Apes, Ghost Games | Album Review | Seven Days | Vermont's Independent Voice

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Apes, Ghost Games

Album Review

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(Gypsy Eyes Records, CD)

Guitars are so lame. Seriously. Think about it: Every band and their mothers have a guitar player. Some have two or three, even. Now think about how many of those bands totally suck. The Eagles had approximately 14 guitarists and they were simply awful. Morphine, on the other hand? Now there was a great band. Just drums, bass guitar, vocals and saxophones. No guitarist. See what I’m getting at?

Guitars are overdone. Cliché. Who needs ’em? Washington, D.C., quartet Apes apparently don’t, and they’re a living testament to the virtue of addition by subtraction. Their new full-length album Ghost Games is a less-is-more tour de force. Featuring bass, organ, drums and vocals, Apes is not your typical “band next door.” And that goes beyond mere instrumentation. This is an art-rock band of the highest order. And all without a single six-string.

The disc’s opening track “Practice Hiding” sets the tone early with black-hearted psychedelia that would scare the hell out of Ozzy Osbourne — although at this point, what doesn’t scare the drug-addled Ozzy? Regardless, the band sets a playfully sinister tone from the outset and doesn’t let up.

Amanda Kleinman’s organ is a whirling dervish of deviant energy from start to finish. Her work on the discordant, fractured and yet curiously sweet pop number “Walk Thru Walls” is exceptional.

Bassist Erick Jackson provides a subtly melodic low end, employing all manner of fuzzy electronic gadgetry. Combined with Kleinman’s devilish organ and Jeff Schmid’s bombastic drum work, the band concocts one hellish cauldron of subversive rock noise.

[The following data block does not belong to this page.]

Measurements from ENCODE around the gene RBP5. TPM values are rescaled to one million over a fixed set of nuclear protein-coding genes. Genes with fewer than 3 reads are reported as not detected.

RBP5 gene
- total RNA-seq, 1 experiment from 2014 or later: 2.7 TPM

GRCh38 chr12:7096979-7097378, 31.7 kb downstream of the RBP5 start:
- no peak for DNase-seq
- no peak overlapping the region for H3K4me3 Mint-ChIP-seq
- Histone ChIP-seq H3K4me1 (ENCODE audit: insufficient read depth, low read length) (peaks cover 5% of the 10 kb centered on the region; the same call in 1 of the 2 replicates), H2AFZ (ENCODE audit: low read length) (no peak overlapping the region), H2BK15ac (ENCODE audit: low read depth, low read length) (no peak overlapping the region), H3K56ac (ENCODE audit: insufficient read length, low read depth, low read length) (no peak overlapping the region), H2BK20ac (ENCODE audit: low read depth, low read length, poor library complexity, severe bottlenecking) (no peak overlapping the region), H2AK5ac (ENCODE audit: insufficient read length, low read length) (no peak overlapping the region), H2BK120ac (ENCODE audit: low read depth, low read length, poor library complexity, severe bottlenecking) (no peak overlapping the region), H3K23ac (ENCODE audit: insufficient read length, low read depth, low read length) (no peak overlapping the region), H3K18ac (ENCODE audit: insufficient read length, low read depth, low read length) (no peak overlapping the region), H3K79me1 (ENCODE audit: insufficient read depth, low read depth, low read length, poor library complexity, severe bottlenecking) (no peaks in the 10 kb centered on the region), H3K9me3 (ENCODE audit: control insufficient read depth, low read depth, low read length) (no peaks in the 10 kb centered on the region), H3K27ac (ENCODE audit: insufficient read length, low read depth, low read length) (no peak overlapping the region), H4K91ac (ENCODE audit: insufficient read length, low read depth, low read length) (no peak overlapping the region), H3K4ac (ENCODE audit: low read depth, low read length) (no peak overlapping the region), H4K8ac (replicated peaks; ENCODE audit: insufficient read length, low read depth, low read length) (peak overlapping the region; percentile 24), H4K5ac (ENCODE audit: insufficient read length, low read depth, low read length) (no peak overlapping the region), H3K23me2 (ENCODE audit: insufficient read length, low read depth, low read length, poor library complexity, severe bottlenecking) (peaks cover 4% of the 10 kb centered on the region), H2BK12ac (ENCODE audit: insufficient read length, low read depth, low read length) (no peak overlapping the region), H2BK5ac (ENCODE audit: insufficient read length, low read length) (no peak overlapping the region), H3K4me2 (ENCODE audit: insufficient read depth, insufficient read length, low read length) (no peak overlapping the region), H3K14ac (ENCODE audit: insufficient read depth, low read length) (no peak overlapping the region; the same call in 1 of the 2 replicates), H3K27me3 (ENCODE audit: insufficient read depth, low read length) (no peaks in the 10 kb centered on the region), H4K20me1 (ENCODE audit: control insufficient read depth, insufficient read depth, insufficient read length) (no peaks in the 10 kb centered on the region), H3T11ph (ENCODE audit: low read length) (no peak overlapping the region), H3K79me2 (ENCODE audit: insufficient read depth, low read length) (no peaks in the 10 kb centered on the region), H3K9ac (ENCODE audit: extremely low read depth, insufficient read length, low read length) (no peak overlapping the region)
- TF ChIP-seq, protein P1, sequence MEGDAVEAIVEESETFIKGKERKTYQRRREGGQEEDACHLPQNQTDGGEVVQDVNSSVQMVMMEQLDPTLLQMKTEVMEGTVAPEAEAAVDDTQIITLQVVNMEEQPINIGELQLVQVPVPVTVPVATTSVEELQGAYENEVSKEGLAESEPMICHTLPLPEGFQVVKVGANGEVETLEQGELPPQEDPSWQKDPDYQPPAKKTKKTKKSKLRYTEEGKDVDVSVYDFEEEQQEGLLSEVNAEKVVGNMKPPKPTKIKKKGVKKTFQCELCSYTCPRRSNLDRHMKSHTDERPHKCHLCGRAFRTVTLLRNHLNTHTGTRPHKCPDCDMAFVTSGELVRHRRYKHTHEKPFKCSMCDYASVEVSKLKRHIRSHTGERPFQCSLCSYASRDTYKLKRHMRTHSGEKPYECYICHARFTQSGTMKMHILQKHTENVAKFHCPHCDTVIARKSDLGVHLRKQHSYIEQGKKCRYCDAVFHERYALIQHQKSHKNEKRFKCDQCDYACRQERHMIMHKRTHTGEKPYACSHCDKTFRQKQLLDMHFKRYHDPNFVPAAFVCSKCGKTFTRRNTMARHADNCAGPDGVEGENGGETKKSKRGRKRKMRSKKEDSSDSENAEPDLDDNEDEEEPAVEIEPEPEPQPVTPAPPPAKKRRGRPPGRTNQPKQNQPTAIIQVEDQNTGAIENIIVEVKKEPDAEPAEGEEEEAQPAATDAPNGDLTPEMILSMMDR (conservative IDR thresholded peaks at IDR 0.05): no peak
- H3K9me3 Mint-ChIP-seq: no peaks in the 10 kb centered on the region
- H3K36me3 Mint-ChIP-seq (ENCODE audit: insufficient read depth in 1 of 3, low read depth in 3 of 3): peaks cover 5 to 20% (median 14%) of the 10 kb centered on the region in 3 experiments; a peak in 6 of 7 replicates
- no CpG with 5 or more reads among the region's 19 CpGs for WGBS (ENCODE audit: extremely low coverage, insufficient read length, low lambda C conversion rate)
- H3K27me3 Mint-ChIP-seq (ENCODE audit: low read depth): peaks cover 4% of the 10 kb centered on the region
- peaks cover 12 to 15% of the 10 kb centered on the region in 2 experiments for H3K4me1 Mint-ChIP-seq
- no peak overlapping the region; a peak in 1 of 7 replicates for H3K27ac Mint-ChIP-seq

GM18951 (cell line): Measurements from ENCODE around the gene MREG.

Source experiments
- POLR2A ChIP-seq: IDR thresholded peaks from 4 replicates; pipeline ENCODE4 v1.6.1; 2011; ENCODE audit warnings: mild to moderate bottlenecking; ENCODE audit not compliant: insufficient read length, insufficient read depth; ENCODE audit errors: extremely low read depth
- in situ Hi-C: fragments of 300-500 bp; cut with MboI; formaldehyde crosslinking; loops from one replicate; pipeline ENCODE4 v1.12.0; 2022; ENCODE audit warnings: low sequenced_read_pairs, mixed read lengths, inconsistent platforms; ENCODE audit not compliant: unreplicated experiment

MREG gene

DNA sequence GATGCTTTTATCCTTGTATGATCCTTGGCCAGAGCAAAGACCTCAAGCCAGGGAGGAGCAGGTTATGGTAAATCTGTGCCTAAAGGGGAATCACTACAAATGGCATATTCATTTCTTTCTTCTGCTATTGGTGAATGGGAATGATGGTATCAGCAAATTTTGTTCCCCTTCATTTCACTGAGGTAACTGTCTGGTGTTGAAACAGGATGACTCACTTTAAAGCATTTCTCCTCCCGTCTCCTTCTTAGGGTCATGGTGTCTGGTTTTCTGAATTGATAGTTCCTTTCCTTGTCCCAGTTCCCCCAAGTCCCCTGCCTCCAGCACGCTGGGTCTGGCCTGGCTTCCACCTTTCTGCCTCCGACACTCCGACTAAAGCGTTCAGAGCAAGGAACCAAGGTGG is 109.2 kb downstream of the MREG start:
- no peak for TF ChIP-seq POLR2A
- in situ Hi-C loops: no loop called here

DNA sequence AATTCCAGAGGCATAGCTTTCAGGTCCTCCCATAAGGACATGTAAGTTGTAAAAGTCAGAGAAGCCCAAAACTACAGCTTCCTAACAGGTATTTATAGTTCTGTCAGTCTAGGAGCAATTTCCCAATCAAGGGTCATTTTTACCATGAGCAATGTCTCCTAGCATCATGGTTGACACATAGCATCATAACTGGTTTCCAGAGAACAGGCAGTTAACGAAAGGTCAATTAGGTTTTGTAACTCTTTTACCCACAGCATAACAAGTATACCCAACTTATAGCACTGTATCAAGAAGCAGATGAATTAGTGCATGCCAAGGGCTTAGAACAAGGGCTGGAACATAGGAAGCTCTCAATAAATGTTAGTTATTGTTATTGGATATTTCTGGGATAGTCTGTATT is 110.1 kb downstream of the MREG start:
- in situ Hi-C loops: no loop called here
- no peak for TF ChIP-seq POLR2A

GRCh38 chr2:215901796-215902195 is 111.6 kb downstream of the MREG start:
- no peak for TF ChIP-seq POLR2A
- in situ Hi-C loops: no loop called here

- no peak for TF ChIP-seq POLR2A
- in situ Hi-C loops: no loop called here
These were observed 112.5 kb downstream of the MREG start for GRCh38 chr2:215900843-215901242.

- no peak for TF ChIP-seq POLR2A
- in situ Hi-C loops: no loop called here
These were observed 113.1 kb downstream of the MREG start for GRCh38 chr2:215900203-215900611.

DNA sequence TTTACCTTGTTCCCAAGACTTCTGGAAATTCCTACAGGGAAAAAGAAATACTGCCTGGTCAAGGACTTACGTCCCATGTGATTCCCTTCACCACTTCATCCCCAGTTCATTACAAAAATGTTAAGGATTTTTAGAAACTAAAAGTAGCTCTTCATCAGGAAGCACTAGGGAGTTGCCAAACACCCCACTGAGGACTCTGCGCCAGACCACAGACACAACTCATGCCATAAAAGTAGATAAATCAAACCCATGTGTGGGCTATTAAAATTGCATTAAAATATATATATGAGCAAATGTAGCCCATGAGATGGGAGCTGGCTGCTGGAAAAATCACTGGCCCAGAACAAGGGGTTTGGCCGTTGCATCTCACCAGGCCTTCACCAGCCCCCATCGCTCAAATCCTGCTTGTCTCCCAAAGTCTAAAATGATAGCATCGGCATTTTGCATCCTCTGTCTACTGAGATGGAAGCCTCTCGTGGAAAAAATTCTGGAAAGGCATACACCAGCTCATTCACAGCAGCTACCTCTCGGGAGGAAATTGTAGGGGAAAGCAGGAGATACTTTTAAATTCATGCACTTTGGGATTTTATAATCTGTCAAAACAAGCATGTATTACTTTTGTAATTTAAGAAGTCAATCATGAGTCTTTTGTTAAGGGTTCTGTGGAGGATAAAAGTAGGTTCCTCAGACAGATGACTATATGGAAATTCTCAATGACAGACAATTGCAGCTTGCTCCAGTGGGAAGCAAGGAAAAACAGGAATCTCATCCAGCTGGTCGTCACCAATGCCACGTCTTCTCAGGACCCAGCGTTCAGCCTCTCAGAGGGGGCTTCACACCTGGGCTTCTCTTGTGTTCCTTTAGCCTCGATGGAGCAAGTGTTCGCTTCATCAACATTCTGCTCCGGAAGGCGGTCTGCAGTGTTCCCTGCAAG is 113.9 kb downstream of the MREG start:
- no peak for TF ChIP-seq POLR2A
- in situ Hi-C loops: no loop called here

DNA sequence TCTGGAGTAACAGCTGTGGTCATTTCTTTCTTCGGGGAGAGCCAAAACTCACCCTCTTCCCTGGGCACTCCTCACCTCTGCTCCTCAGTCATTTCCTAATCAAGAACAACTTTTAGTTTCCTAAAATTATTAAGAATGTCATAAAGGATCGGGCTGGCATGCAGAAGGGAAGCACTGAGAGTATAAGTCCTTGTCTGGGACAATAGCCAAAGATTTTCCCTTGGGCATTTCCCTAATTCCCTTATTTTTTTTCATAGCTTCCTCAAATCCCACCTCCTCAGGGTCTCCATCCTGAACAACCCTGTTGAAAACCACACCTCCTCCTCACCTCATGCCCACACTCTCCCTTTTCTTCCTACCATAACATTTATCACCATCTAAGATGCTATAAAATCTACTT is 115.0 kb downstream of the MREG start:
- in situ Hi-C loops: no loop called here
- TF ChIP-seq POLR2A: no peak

Ghost Games is the first Apes album featuring the vocal styling of Breck Brunson, who recalls the more schizophrenic work of Talking Heads front man David Byrne, though perhaps in a slightly higher register. Previous incarnations of the group have seen two other vocalists over the course of three prior full-length albums. This is the first Apes record I’ve heard, but it’s hard to imagine anyone besides Brunson fronting the band. His delivery is appropriately dramatic and suits the material perfectly.

Will Ghost Games signal the impending extinction of guitar players? Of course not. I was only kidding about all that . . . sort of. The Eagles really are wretched, their recent country Grammy notwithstanding. But Apes’ latest disc is a brilliant reminder that rock can be about much more than mere guitar wankery. Here in the jam-band republic, that’s a good lesson to remember.

Apes rock The Monkey House this Sunday. Ghost Games hits stores Tuesday. Guitars will be obsolete by Wednesday.

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